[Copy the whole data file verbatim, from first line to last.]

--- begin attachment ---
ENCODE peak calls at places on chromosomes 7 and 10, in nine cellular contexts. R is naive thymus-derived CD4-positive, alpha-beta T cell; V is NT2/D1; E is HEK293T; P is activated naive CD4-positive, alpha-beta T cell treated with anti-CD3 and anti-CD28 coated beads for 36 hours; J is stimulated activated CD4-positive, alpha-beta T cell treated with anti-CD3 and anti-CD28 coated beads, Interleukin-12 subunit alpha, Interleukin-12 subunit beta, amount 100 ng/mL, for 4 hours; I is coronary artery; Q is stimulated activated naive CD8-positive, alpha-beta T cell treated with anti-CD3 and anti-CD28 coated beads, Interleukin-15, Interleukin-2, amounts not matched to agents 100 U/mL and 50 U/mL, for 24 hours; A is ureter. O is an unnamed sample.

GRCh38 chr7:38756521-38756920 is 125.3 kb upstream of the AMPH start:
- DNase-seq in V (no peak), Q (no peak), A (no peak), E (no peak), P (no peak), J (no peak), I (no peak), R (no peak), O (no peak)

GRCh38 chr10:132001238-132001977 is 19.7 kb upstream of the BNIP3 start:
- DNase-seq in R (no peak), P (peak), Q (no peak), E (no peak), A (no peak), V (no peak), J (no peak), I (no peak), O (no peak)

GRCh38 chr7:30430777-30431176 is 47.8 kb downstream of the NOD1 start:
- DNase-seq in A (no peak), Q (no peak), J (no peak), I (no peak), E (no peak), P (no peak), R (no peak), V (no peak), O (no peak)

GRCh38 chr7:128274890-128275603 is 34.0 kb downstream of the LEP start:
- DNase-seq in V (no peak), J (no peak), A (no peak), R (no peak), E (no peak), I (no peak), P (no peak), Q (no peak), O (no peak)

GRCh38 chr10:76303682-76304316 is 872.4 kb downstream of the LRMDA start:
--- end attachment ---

ENCODE peak calls at places on chromosomes 7 and 10, in nine cellular contexts. R is naive thymus-derived CD4-positive, alpha-beta T cell; V is NT2/D1; E is HEK293T; P is activated naive CD4-positive, alpha-beta T cell treated with anti-CD3 and anti-CD28 coated beads for 36 hours; J is stimulated activated CD4-positive, alpha-beta T cell treated with anti-CD3 and anti-CD28 coated beads, Interleukin-12 subunit alpha, Interleukin-12 subunit beta, amount 100 ng/mL, for 4 hours; I is coronary artery; Q is stimulated activated naive CD8-positive, alpha-beta T cell treated with anti-CD3 and anti-CD28 coated beads, Interleukin-15, Interleukin-2, amounts not matched to agents 100 U/mL and 50 U/mL, for 24 hours; A is ureter. O is an unnamed sample.

GRCh38 chr7:38756521-38756920 is 125.3 kb upstream of the AMPH start:
- DNase-seq in V (no peak), Q (no peak), A (no peak), E (no peak), P (no peak), J (no peak), I (no peak), R (no peak), O (no peak)

GRCh38 chr10:132001238-132001977 is 19.7 kb upstream of the BNIP3 start:
- DNase-seq in R (no peak), P (peak), Q (no peak), E (no peak), A (no peak), V (no peak), J (no peak), I (no peak), O (no peak)

GRCh38 chr7:30430777-30431176 is 47.8 kb downstream of the NOD1 start:
- DNase-seq in A (no peak), Q (no peak), J (no peak), I (no peak), E (no peak), P (no peak), R (no peak), V (no peak), O (no peak)

GRCh38 chr7:128274890-128275603 is 34.0 kb downstream of the LEP start:
- DNase-seq in V (no peak), J (no peak), A (no peak), R (no peak), E (no peak), I (no peak), P (no peak), Q (no peak), O (no peak)

GRCh38 chr10:76303682-76304316 is 872.4 kb downstream of the LRMDA start: